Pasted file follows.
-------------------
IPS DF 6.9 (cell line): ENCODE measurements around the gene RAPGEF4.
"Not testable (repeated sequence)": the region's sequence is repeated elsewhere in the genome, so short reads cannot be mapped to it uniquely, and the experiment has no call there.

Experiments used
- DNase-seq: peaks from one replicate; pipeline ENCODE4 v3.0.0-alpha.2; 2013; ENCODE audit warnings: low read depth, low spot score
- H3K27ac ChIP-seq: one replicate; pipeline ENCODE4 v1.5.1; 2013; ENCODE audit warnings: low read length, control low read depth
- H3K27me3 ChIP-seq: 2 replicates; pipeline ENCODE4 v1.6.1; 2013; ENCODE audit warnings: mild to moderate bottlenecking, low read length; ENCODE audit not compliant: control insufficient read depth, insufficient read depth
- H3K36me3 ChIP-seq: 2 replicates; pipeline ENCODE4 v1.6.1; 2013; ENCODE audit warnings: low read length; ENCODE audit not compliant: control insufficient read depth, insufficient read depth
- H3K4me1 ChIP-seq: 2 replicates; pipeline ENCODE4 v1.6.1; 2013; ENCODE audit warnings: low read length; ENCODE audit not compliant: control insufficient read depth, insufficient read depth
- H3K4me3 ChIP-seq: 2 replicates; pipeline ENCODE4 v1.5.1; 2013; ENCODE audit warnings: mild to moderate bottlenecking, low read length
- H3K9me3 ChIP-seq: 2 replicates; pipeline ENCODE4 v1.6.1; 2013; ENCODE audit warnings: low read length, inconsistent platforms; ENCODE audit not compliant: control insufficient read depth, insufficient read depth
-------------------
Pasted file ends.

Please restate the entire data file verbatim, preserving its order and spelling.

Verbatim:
IPS DF 6.9 (cell line): ENCODE measurements around the gene RAPGEF4.
"Not testable (repeated sequence)": the region's sequence is repeated elsewhere in the genome, so short reads cannot be mapped to it uniquely, and the experiment has no call there.

Experiments used
- DNase-seq: peaks from one replicate; pipeline ENCODE4 v3.0.0-alpha.2; 2013; ENCODE audit warnings: low read depth, low spot score
- H3K27ac ChIP-seq: one replicate; pipeline ENCODE4 v1.5.1; 2013; ENCODE audit warnings: low read length, control low read depth
- H3K27me3 ChIP-seq: 2 replicates; pipeline ENCODE4 v1.6.1; 2013; ENCODE audit warnings: mild to moderate bottlenecking, low read length; ENCODE audit not compliant: control insufficient read depth, insufficient read depth
- H3K36me3 ChIP-seq: 2 replicates; pipeline ENCODE4 v1.6.1; 2013; ENCODE audit warnings: low read length; ENCODE audit not compliant: control insufficient read depth, insufficient read depth
- H3K4me1 ChIP-seq: 2 replicates; pipeline ENCODE4 v1.6.1; 2013; ENCODE audit warnings: low read length; ENCODE audit not compliant: control insufficient read depth, insufficient read depth
- H3K4me3 ChIP-seq: 2 replicates; pipeline ENCODE4 v1.5.1; 2013; ENCODE audit warnings: mild to moderate bottlenecking, low read length
- H3K9me3 ChIP-seq: 2 replicates; pipeline ENCODE4 v1.6.1; 2013; ENCODE audit warnings: low read length, inconsistent platforms; ENCODE audit not compliant: control insufficient read depth, insufficient read depth